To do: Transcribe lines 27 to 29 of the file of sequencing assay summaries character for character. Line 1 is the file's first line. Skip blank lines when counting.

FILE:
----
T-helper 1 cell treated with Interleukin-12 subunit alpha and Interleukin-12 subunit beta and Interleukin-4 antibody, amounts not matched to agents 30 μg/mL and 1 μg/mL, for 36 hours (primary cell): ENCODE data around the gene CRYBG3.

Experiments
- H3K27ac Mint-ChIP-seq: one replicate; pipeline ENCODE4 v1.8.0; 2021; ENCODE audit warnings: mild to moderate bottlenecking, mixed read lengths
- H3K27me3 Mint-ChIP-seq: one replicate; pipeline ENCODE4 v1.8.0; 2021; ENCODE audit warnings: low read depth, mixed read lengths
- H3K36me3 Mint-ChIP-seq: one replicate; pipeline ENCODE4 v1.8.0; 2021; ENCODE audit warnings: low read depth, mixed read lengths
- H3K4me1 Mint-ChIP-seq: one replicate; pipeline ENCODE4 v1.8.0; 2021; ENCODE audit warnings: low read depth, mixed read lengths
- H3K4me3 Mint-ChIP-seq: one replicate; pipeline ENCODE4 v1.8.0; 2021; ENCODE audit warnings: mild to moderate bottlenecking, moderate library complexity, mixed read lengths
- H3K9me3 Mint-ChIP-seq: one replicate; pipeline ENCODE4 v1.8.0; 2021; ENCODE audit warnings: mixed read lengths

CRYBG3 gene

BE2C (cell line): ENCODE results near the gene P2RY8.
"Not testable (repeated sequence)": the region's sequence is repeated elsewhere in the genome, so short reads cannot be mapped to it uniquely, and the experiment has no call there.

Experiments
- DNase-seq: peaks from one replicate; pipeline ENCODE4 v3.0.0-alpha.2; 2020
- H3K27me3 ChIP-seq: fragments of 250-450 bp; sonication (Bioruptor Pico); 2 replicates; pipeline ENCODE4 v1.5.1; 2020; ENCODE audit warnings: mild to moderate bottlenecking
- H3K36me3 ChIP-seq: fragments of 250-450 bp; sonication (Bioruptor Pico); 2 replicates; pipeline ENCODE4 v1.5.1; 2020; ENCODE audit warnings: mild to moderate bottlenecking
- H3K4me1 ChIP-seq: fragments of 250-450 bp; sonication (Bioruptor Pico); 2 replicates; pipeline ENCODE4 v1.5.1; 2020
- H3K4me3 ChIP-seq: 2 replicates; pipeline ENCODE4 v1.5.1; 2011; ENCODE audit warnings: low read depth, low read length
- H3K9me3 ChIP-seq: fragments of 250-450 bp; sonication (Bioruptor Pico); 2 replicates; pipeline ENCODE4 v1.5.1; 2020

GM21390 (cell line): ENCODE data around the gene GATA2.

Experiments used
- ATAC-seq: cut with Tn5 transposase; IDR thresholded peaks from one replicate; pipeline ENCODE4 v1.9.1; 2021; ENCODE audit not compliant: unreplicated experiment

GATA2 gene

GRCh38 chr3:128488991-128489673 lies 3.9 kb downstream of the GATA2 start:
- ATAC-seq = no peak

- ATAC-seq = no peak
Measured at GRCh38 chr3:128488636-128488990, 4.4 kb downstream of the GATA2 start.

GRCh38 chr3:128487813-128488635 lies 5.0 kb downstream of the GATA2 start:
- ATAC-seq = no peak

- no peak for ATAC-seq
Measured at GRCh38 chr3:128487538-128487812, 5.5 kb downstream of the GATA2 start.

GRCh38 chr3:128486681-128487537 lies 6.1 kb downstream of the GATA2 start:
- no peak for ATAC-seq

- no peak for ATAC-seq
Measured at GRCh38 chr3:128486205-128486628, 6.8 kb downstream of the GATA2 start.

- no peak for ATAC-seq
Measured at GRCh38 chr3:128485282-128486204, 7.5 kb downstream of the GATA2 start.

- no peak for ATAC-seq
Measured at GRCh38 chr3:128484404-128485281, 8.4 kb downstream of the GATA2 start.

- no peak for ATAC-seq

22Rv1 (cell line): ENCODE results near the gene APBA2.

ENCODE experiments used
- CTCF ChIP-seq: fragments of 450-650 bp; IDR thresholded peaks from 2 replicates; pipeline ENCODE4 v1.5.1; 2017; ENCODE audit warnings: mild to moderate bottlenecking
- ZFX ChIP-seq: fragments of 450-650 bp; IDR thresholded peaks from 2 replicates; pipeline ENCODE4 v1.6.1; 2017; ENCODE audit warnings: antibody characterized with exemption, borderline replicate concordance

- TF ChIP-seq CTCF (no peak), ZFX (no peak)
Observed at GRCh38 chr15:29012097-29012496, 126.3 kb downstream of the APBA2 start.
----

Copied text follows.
GRCh38 chr3:128487813-128488635 lies 5.0 kb downstream of the GATA2 start:
- ATAC-seq = no peak

- no peak for ATAC-seq